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Juni 2015


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Vorankündigung: Englische Übersetzung des Hausnummern-Buchs erscheint im Oktober

Tantner_HouseNumbersMein beim Jonas Verlag erschienenes Hausnummern-Buch ist mittlerweile vergriffen, erfreulicherweise wird aber ab Herbst eine englische Übersetzung einer erweiterten und aktualisierten Fassung davon einem internationalen Publikum zugänglich sein. Sie erscheint bei Reaktion Books, und nein, das ist nicht etwa der Hausverlag von C. Schmitt, de Maistre, Bonald, Edmund Burke und KonsortInnen, sondern ein kulturwissenschaftlicher Verlag, der so schöne Bücher wie Dumplings. A Global History oder Hot Dog. A Global History im Angebot hat. Auch schön, dass ein anderer Burke, nämlich Peter Burke ein endorsement für das Buch verfasst hat. In den USA wird das Buch von der University of Chicago Press vertrieben.

Tantner, Anton: House Numbers. Pictures of a Forgotten History. London: Reaktion Books, erscheint im Oktober 2015.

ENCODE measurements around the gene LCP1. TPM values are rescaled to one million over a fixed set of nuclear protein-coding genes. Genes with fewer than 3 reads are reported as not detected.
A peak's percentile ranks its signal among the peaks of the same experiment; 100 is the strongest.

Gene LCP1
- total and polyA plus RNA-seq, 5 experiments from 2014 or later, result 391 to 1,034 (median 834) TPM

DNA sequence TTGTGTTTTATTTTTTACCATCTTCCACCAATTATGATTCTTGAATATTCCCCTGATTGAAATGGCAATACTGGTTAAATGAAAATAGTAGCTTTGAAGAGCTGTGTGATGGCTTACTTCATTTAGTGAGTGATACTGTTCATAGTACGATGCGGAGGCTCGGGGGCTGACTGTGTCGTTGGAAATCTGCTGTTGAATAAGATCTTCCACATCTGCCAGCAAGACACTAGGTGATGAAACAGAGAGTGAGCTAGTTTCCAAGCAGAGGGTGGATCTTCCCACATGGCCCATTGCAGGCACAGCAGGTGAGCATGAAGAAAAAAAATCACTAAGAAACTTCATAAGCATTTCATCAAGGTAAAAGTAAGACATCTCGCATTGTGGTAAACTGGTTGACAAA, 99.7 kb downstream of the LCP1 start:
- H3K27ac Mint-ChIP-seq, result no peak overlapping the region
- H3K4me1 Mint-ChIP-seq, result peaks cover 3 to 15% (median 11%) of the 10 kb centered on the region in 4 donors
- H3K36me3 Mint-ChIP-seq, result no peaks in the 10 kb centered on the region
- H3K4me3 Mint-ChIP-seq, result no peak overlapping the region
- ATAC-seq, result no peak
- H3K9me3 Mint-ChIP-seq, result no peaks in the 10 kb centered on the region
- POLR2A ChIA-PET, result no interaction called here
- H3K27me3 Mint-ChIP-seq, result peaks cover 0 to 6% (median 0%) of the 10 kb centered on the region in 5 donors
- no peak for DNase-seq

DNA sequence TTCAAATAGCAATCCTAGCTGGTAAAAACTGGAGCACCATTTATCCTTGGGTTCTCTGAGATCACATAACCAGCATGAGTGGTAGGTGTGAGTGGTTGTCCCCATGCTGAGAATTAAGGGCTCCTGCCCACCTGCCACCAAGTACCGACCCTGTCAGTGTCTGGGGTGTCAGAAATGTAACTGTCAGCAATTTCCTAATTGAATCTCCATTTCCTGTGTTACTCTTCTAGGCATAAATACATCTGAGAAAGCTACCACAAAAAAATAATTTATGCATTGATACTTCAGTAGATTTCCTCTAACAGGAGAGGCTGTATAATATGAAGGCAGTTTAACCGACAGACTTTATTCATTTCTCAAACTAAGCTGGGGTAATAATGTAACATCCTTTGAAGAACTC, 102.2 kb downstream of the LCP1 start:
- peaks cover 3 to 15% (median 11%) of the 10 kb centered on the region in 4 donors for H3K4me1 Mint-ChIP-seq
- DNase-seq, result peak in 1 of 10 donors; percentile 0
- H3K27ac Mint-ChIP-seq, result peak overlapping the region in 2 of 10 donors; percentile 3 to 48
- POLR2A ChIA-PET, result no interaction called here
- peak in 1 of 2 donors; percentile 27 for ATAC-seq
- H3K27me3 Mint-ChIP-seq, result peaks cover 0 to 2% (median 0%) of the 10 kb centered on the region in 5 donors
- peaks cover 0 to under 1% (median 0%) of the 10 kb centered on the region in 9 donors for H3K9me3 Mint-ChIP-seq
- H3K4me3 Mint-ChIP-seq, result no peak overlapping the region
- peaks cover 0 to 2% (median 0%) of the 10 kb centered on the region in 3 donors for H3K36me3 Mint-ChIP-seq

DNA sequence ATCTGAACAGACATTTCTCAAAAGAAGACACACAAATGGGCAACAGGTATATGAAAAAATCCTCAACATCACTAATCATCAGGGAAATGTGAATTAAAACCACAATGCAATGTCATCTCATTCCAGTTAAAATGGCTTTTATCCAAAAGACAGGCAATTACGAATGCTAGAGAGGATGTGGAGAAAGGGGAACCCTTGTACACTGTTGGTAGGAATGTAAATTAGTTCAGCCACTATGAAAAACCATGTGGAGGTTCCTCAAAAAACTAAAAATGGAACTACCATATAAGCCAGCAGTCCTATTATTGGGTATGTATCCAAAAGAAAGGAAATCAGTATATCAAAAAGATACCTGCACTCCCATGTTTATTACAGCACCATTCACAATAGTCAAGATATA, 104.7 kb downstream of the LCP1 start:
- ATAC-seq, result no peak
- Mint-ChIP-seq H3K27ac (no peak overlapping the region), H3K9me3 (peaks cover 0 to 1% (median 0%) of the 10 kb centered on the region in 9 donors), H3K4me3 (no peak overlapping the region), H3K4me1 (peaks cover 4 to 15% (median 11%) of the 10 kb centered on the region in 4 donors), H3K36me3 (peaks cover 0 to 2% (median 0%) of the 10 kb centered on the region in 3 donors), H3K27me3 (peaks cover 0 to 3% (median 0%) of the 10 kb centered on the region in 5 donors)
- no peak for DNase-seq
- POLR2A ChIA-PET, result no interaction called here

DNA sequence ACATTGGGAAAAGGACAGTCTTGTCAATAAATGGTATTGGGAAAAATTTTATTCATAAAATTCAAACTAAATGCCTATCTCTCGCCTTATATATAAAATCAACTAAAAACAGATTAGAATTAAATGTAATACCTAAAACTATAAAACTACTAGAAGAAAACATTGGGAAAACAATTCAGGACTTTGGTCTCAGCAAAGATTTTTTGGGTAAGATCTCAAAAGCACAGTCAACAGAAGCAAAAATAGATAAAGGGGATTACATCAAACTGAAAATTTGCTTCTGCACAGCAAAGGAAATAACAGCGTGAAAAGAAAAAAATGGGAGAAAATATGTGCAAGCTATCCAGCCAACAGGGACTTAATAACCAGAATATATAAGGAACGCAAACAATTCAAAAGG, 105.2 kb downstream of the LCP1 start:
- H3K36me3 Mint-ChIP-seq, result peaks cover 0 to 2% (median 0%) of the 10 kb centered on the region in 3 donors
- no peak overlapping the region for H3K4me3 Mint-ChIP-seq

ISBN 9781780235189, £12.95

House numbers are small things that appear quietly on the walls, gates and porches of our homes and places of work. They seem to have come from nowhere and are now taken for granted in everyday life. But house numbers have their own history – one that is retrieved, assembled and presented here, for the first time, in vivid images from around the world.

House numbers started their lives in a grey area between the military, the tax authorities and early police forces. Anton Tantner’s engaging, intriguingly quirky book is a chronicle of the house number, from its introduction in European towns in the eighteenth century through the spread of the numbering system in the nineteenth century to its global adoption today. It also reveals that there was often opposition to this convention – those living at their allotted addresses have not always been too happy about their houses being given numbers.

House Numbers is full of original research and is extensively illustrated, with photographs showing historic house numbers and addresses, from Nought, Strand-on-the-Green in London to 1819 Ruston, Louisiana. Its narrative will alter the way you walk around a city, as these seemingly minor, insignificant aspects of our houses and streets become links to a broad and fascinating history.

Peter Burke, Emeritus Professor of Cultural History, University of Cambridge:
Sherlock Holmes famously observed that small details are often valuable clues to something larger. In similar fashion Anton Tantner, a historical sleuth, shows that the history of house numbers sheds more light on the Enlightenment as well as on the rise of the surveillance state.